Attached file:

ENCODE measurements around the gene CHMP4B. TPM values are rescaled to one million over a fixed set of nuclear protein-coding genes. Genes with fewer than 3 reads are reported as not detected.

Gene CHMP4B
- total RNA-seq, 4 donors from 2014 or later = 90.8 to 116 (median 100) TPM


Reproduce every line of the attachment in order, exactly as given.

ENCODE measurements around the gene CHMP4B. TPM values are rescaled to one million over a fixed set of nuclear protein-coding genes. Genes with fewer than 3 reads are reported as not detected.

Gene CHMP4B
- total RNA-seq, 4 donors from 2014 or later = 90.8 to 116 (median 100) TPM